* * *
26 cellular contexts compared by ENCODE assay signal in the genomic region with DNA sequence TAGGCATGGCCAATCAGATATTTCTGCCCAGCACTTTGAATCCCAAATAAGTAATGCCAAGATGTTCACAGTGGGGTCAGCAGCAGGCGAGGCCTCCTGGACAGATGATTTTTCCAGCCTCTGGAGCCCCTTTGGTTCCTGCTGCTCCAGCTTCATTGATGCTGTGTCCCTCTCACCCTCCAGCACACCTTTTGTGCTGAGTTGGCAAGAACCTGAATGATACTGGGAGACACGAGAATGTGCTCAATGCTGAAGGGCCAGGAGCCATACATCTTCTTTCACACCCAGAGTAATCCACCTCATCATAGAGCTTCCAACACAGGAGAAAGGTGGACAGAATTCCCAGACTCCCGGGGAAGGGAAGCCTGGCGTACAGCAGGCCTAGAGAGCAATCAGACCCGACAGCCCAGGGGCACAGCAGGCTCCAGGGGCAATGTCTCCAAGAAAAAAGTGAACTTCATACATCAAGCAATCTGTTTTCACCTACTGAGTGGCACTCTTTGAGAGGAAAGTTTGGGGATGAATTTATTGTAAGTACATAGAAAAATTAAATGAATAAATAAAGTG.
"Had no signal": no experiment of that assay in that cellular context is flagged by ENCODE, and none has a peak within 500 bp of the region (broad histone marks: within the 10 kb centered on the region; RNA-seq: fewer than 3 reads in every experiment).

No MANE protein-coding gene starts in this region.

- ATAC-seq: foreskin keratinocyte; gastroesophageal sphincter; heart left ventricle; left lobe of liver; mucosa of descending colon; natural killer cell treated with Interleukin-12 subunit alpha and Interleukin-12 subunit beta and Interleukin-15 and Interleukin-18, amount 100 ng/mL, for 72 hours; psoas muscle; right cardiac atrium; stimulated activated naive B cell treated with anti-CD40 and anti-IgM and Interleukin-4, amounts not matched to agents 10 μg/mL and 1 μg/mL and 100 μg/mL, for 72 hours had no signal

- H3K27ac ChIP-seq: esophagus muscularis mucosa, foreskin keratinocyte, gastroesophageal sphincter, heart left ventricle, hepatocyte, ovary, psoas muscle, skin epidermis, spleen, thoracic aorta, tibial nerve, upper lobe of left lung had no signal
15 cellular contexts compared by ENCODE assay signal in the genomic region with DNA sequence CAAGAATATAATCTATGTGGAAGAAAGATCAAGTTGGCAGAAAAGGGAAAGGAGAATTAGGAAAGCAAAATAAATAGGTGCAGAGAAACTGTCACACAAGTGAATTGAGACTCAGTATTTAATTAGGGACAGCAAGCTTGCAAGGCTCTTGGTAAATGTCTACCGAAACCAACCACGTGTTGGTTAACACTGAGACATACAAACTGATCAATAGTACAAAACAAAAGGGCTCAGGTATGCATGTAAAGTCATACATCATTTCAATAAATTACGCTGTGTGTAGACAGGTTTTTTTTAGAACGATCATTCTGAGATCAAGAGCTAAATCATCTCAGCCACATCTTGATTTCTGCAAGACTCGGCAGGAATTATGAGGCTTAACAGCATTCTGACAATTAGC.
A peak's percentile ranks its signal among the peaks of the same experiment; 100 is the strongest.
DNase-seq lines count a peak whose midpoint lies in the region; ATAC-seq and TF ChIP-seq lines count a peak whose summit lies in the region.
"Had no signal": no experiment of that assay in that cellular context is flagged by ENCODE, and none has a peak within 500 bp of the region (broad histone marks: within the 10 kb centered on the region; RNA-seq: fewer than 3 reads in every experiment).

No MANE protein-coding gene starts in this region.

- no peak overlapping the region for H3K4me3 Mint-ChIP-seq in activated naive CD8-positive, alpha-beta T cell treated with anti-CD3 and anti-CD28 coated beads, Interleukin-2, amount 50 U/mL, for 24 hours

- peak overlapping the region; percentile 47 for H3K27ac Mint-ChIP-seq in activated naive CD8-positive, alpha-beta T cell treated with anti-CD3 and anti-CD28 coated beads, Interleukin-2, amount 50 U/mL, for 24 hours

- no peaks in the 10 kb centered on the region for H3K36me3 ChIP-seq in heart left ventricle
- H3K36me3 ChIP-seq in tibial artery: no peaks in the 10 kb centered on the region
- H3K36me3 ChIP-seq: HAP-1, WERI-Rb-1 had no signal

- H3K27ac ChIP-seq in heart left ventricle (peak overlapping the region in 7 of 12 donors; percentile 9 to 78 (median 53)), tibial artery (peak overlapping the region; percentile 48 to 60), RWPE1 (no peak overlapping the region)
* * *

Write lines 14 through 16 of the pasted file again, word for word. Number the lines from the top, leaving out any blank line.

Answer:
- H3K36me3 ChIP-seq in tibial artery: no peaks in the 10 kb centered on the region
- H3K36me3 ChIP-seq: HAP-1, WERI-Rb-1 had no signal

- H3K27ac ChIP-seq in heart left ventricle (peak overlapping the region in 7 of 12 donors; percentile 9 to 78 (median 53)), tibial artery (peak overlapping the region; percentile 48 to 60), RWPE1 (no peak overlapping the region)